1. Inhale and expand 360 degrees into your back, front, and sides (think out not up). Use your hands as feedback to insure you are breathing laterally into your ribs, down into your pelvic floor, into your belly and your back.

  2. Maintain a soft engagement within the muscles of your core at the top of your inhale, and throughout the exhale.

  3. Exhale, returning your diaphragm to its elevated position, while maintaining a lengthened and stable spine.

  4. Repeat

When you feel confident in your breath expansion and stabilization, add the load of your own legs, and work to maintain the expansion and stabilization. If at any point you are unable to breath 360 degrees, or are unable to feel your ribs, low belly or back moving while you breath, return to exercise one.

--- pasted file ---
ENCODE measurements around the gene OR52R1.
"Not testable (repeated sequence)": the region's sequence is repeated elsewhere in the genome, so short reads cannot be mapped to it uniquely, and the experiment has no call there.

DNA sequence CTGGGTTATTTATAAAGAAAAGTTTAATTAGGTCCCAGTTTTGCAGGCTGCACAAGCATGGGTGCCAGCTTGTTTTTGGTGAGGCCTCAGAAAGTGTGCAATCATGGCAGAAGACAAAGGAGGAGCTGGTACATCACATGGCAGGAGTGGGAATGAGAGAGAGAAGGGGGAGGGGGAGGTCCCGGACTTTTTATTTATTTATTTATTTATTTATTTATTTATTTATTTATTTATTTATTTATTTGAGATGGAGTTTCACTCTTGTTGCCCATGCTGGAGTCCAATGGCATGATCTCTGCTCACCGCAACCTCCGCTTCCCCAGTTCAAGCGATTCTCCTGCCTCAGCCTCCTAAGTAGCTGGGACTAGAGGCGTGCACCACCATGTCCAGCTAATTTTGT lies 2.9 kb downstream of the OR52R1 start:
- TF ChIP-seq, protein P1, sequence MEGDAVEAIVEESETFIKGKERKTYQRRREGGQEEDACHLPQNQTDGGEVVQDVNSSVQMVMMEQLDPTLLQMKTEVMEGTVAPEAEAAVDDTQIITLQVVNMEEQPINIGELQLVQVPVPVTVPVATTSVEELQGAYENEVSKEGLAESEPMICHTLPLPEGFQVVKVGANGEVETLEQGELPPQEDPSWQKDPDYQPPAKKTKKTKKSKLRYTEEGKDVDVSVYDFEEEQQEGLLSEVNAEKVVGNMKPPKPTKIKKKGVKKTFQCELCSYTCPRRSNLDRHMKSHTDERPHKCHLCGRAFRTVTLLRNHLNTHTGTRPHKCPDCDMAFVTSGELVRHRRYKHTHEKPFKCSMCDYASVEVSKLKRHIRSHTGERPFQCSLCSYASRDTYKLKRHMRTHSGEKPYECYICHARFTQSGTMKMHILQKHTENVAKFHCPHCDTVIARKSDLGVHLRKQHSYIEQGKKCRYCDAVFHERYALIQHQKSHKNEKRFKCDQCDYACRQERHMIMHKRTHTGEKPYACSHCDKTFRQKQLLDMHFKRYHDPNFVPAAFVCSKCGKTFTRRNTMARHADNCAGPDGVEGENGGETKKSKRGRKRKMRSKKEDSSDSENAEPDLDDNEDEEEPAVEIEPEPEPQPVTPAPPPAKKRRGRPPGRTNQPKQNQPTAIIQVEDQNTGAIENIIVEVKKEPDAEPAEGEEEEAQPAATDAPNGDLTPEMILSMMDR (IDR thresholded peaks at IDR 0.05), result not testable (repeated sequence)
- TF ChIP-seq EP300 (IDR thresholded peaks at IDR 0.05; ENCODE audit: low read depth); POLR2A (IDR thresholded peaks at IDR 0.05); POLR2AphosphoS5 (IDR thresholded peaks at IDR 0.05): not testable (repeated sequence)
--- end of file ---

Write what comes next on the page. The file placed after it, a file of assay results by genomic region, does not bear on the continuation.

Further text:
Start: Neutral spine, with diaphragm and pelvic floor parallel to each other   

  1. Inhale using diaphragmatic breathing technique practices in exercise 1: - create supple but stable outward pressure.

  2. Continue 360 degrees outward expansion/engagement as you exhale.

  3. Lift your calves off the chair/support, and work to maintain diaphragmatic breathing and intra-abdominal pressure as you are tasked with holding the weight of your own legs.

  4. Repeat and rest when needed.

Building on the exercises from above. Practice the same techniques, but with the added demand of upright stabilization, maintenance of a neutral spine, and stacked diagram over pelvic floor.